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exchange at the present time. A banker doing service for these municipalities is ready and willing to support the market for the securities that he has sold to bis customers, I can see no gain from listing these securities and this is demonstrated by the active trading in New York City bonds in over-the-counter market as compared to the exchange where they are listed. Several banks took their securities off the New York Stock Exchange because of the possibility of manipulation and the consequent effect on credit of banks. I believe this same rule might be a serious menace to the holders of municipal securities if listed on the exchange; therefore, I strongly recommend, as far as the State of New York is concerned, that they neither be listed nor come under the supervision of the Federal Trade Commission. It is the business of New York State to manage its own municipalities and their finances. Respectfully submitted.
Morris S. TREMAINE,
State Comptroller. I might say here, very few men, officials, that is, county, State treasurers, and comptrollers, the mayors and comptrollers of cities throughout the country, county officials, and other municipal officials know that municipal bonds come under the provisions of this stock exchange bill, which is primarily being enacted to prevent speculation.
It is our belief that the bonds of States and political subdivisions and agencies thereof should be eliminated from the National Securities Exchange Act of 1934.
This bill is aimed to correct speculative abuses which do not exist in sale and distribution of municipal bonds. State and municipal securities have no rightful place in the bill and no useful purpose is served by including them in the bill. The inclusion of State and municipal bonds in the bill does not confer any benefit on the holders of municipal bonds nor on the municipalities issuing them on the contrary it imposes a very distinct hardship on both the municipalities and the purchasers of their bonds and will seriously affect their value as investments.
The exemption of the municipal bond will not add to its present value and the refusal to exempt bonds from the provisions of the bill would hurt its value.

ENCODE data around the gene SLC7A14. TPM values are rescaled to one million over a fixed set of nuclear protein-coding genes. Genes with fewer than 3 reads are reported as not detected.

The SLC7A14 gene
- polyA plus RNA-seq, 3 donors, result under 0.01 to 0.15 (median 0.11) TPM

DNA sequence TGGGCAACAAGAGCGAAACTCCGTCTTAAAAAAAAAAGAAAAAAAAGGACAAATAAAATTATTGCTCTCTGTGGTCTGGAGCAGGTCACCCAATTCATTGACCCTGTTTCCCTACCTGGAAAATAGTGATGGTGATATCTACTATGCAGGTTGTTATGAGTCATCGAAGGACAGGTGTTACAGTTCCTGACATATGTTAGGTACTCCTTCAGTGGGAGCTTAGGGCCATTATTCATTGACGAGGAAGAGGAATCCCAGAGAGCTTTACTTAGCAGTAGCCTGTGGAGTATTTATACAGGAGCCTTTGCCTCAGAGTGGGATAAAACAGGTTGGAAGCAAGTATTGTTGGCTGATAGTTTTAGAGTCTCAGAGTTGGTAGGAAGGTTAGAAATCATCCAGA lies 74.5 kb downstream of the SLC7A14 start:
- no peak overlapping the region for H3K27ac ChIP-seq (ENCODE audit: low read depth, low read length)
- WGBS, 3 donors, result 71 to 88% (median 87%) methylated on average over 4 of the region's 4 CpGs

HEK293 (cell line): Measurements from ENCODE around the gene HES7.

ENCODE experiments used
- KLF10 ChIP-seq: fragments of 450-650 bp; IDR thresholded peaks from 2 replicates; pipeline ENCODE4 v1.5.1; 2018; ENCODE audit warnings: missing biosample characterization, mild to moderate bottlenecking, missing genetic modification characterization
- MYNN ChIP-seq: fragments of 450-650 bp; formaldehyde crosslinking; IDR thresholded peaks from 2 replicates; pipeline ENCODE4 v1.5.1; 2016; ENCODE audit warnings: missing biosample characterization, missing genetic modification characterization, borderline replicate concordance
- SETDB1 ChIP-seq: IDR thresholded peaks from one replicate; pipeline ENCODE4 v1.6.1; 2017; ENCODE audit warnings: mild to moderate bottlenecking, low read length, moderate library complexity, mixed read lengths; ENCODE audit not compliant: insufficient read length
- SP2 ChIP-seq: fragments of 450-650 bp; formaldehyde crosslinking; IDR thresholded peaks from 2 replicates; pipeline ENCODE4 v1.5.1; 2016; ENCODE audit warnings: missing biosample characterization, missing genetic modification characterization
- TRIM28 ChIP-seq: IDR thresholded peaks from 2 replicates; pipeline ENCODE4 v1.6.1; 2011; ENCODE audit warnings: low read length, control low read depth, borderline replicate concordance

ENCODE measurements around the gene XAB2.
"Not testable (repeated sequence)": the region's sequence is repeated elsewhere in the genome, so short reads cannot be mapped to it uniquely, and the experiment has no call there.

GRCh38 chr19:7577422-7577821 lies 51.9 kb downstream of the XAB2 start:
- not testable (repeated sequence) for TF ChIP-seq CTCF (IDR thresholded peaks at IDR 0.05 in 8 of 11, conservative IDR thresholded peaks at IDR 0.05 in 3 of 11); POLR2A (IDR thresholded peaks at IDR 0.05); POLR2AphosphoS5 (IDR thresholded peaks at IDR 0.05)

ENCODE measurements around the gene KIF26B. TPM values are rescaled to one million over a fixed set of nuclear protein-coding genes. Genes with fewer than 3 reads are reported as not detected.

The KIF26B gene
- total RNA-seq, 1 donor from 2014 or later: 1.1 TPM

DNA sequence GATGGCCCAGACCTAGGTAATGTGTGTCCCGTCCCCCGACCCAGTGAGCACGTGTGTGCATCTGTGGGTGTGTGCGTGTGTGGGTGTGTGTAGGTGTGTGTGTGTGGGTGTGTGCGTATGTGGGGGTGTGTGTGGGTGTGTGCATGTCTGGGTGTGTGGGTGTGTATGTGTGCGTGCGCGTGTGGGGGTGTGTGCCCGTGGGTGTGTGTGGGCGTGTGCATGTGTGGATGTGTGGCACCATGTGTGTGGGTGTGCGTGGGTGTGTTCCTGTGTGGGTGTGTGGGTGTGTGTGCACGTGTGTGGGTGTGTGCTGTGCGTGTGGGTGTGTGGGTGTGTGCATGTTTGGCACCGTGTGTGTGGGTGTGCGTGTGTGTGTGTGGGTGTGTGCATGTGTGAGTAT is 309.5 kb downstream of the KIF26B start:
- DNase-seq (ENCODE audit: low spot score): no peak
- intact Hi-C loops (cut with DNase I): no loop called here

Mr. MERRITT. What was that you said just now? Will you repeat what you said about the bonds. Something about abuses?
Mr. GIBBONS. No, I said that the very fact that exemption had been refused would cause the bond to decline.
Mr. MERRITT. Oh, yes.
Mr. Gibbons. Now then, from this bill you have exempted bonds of the United States Government and if being exempted is helpful to bonds of the United States Government, municipalities and States ought to have the same help. And, if it is harmful to have Government bonds included, it would be harmful to have State bonds included, and municipal bonds included. They all belong to the same family.
Mr. MERRITT. There is a great distinction between values of municipal bonds.
Mr. GIBBONS. There is a great distinction, and all that this bill would do would not do anything to help them, but rather on the contrary to hurt them.
Mr. MERRITT. One idea of the bill is to protect the investor against buying poor bonds, whether municipal or otherwise.
Mr. GIBBONS. Well, how can you stop them from buying them?
Mr. MERRITT. I do not know. I was going to ask. I did not want to interrupt you now. I would like to ask some questions when you get through. That is all.
Mr. GIBBONS. If it is of benefit to a bond to be exempted, the municipalities certainly need all of the help that they can get these days, and the States do, in their finances.
Now, the Government is getting that. It has the strongest credit of all and it is of help to them and they are getting it. It is helpful to have the Government bonds exempted and would even be more helpful to the States and municipalities.
Mr. MERRITT. They need the help.
Mr. GIBBONS. They certainly do need the help, and it does not help them any to throw anything in their way, and it is our sincere belief that this would be a hindrance.
Mr. MERRITT. As a matter of fact it has been rather too easy for municipalities to borrow money of later years, has it not?
Mr. GIBBONS. It is easy again now. It is easy and hard, by turns. Those with good credit can borrow now, and it is because their bonds are exempted and sell at high prices, but there is no guarantee that they will be exempted in the future, when the investor has already bought. In other words, the Government might exempt a bond today. It might increase its value, and by this time next year it might withdraw the exemption, and the investor would have them. There would be no safeguard for the future, and it would hurt the prices that they are getting now.
There is one other point that I would like to make.
The CHAIRMAN. Right along that line. The Government of the United States is not threatened with bankruptcy, is it? It has always paid its bills.
Mr. GIBBONS. It always has, sir.
The CHAIRMAN. Now, there is lodged in this bill authority to exempt any bonds that it wants to. You have read that.